How to Realistically Make Time for Writing

I find that one of the toughest things about writing has nothing to do with the actual words and paper. It’s about making the time to write.

I would have all the best intentions and the desire to write, but actually getting to it was a challenge.

But here’s the thing. I woke up one day and realized that it’s never going to happen if I don’t at least try. So, I made a decision to make it a priority and to come up with a few realistic ways to get it done. (And with three young kids and a full-time job, it really feels like I have zero time to myself some days.)

Here’s what I’m finding works.

Make a Mini Goal

Decide each week (or each day or each month… whatever works for you), what you are going to commit to for that period of time—and lay it out in writing.

For example, I will say to myself “By the end of this week, I want to accomplish X” and I’ll write what X is down in my planner. When I do that, I find it’s much easier for me to get my brain around accomplishing it and actually getting it done.

If you want to write a novel, maybe it’s setting a weekly goal of writing just one page per week. That sounds achievable, doesn’t it? Or write just a paragraph a day.

Smaller goals are achievable. And when you’re reaching each smaller goal, you’re more likely to feel motivated to keep the momentum going. If I find I’m getting close to the end of the week and I’m not done what I want to do, I try really hard to find some time to get to it. The interesting thing is, I can almost always find a small amount of time to myself to do it.

Give Something Away or Give Something Up

We can’t do everything. I’ve tried. Which typically means that something that we do for enjoyment usually gets put to the side in favour of things that bring in income, or help our families, or are more important in our daily lives.

That’s exactly what was happening with me. I was writing and editing during the day at my job, then I would come home and take care of my kids and do the laundry and make lunches and read with the kids and spend time with my husband and All. The. Daily. Stuff. By the end of the day, I was wiped and just wanted to sit on the couch and watch some TV while scrolling through Facebook and Instagram on my phone.

It was great for a while, but then I realized that I wasn’t really enjoying the shows I was watching… and yet, I was doing it every night of the week. I decided that TV was something I could give up. (But just from Sunday to Thursday… I give myself weekends off because it’s all about balance, right?)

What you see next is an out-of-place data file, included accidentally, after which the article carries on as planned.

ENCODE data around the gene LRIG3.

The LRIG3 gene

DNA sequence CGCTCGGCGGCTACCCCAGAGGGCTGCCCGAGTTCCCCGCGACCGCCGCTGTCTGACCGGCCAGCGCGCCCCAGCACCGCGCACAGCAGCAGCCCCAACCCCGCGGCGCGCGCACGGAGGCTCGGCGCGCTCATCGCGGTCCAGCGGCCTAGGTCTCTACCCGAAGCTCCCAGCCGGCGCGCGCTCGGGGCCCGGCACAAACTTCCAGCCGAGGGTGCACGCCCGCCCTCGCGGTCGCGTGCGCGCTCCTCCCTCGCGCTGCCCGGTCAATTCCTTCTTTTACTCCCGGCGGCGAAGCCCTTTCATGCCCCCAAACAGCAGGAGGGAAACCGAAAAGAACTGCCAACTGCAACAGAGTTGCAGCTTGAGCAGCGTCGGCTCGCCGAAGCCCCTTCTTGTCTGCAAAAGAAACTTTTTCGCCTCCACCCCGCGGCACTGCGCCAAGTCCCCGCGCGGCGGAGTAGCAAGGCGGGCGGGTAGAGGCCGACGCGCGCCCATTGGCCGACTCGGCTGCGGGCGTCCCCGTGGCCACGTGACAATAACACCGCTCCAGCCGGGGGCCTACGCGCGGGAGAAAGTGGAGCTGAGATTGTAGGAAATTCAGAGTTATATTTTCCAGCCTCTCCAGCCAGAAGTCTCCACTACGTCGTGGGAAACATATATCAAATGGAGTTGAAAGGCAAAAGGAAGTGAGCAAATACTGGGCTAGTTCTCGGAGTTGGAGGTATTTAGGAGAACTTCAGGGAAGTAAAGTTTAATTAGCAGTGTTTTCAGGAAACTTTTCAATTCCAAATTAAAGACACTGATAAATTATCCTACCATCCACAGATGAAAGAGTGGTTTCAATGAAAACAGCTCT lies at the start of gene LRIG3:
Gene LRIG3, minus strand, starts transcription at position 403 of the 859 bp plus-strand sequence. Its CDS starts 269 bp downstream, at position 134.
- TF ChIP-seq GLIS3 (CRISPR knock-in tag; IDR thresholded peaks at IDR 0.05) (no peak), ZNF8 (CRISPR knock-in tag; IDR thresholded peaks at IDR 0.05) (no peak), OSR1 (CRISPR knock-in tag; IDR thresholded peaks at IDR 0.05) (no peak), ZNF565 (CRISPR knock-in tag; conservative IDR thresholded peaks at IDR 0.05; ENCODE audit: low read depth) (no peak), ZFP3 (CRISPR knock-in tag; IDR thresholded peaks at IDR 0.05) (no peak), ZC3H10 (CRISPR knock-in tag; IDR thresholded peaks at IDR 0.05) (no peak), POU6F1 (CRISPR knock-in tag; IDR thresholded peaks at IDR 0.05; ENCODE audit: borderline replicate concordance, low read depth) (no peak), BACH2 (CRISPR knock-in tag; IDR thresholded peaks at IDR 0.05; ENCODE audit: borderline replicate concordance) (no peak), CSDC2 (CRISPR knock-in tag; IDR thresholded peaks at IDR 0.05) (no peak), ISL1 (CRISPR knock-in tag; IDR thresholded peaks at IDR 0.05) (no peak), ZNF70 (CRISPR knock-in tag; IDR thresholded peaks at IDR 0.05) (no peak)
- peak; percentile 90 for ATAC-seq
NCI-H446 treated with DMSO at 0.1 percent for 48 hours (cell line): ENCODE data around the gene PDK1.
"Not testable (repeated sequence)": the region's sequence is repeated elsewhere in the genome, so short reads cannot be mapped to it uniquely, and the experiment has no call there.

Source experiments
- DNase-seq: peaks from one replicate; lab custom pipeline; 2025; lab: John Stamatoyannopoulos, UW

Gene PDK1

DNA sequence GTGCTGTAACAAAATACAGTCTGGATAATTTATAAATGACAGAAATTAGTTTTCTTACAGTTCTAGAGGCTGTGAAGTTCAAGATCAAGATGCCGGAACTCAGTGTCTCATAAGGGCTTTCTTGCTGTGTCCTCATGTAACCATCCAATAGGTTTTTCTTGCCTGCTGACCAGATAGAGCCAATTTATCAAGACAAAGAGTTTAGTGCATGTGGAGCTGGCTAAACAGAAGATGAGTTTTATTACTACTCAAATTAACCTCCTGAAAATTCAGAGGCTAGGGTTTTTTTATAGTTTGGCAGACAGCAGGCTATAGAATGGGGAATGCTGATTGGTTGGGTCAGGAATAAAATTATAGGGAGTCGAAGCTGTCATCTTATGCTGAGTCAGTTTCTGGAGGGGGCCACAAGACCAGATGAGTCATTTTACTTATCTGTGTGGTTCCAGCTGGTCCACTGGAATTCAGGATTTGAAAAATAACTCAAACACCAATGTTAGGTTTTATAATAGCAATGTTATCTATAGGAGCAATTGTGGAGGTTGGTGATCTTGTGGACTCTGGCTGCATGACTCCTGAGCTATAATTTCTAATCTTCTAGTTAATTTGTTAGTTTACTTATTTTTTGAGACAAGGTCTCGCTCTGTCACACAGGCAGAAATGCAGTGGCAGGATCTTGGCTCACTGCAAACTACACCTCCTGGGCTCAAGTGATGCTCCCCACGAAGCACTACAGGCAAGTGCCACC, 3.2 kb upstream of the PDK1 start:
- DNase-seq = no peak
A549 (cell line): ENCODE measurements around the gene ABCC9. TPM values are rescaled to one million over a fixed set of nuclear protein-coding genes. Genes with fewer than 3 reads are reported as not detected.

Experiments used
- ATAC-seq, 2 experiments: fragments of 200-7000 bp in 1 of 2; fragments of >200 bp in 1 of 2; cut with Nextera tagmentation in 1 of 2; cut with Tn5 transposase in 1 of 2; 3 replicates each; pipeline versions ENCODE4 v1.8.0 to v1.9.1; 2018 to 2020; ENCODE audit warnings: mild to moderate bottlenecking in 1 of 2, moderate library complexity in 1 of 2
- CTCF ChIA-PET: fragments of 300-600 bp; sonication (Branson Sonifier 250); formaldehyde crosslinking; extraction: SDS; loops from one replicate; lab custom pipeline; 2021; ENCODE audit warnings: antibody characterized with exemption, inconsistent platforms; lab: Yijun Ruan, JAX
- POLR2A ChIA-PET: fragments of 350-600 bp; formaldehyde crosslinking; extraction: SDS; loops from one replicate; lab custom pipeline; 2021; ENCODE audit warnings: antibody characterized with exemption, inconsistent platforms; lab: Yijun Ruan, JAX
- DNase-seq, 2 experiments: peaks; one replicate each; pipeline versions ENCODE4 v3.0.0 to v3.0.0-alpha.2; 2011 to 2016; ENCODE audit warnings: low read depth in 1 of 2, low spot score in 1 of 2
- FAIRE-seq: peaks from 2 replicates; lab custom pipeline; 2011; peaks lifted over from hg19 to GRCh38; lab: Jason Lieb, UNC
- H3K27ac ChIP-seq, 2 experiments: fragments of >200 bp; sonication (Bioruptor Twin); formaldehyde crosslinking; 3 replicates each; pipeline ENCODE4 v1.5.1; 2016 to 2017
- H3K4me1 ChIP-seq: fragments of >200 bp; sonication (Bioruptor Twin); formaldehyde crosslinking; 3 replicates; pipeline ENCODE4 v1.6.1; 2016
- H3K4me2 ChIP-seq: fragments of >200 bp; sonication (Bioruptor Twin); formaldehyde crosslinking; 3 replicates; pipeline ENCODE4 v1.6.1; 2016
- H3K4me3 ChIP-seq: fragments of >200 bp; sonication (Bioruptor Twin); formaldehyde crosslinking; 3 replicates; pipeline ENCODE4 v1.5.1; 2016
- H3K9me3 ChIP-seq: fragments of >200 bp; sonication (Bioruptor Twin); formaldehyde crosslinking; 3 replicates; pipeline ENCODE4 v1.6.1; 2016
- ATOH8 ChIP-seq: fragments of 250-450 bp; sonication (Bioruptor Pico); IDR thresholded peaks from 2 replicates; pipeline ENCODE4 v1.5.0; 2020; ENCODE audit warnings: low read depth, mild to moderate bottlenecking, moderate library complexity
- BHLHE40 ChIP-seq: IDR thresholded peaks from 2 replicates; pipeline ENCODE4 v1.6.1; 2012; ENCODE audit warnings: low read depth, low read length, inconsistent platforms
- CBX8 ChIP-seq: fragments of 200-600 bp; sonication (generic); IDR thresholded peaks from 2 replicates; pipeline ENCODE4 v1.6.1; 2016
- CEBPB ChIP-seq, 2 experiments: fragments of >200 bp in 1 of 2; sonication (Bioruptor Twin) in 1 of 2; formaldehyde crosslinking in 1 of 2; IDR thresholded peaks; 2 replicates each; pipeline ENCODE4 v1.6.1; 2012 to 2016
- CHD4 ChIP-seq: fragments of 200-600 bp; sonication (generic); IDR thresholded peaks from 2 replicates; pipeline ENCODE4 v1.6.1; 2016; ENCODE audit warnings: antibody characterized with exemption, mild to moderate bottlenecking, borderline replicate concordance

This is coming from a morning person, who NEVER thought there was any way I could be creative at night when I’m tired and just spent the day writing and editing, knowing I do my best work in the morning.

But—I discovered something really interesting. I LOVE sitting in my bed at night after the kids go to bed to write. I prop myself up with pillows and use my old pregnancy body pillow as my quasi-desk, and have the fan softly oscillating for some soothing white noise. Even if it’s just for a half an hour, the whole experience is very relaxing, and I really don’t miss TV.

I also used to do laundry multiple times a week (for a family of 5, there is a lot of laundry and I do it all.) Then I realized that I didn’t have to. I could save it for one day on the weekend. I was wasting valuable time during the week at night folding and putting it away. When I gave up laundry and left it to just one day, nobody noticed, and I had more time for writing. Again, even if it’s just a half an hour, that’s more time than I had before.

Find out what you can give up in your life and just test it out. If it doesn’t work, that’s okay, too. You can try something else. But you’ll never know what you can go without if you don’t try.

Block Out Time for a Retreat

This is something I haven’t tried yet, but I’m planning on doing soon. I love this idea because it doesn’t have to cost much, or anything at all, and it’s only a one-time thing, but you’ll likely be able to get a lot done.

Try getting away alone for a period of time—it could be a weekend, it could be just one day. But get some uninterrupted time to yourself. You could book an Airbnb and bring groceries with you, or you could get a hotel room, or you could even just ask someone who has an empty room (like a friend or family member) to borrow it for a day or two.

Imagine how focused you could be during that time and how much you could accomplish! It’s easy to think “Oh, I couldn’t… I have family to take care of,” or a billion other responsibilities. I know. I truly do. But I also think my husband, kids, my house and everything else in my life will be just fine if I disappear for a day or two. And I will feel SO good about what I can do during that time.

Whatever you end up doing, I think it comes down to being super protective about your time for your writing.

Break down your goals into smaller, more achievable tasks, give something up, create a space for yourself, like the little retreat I make in my bed or even a mini retreat, and you’ll find that making the time isn’t the impossible task it sometimes feels like it is.

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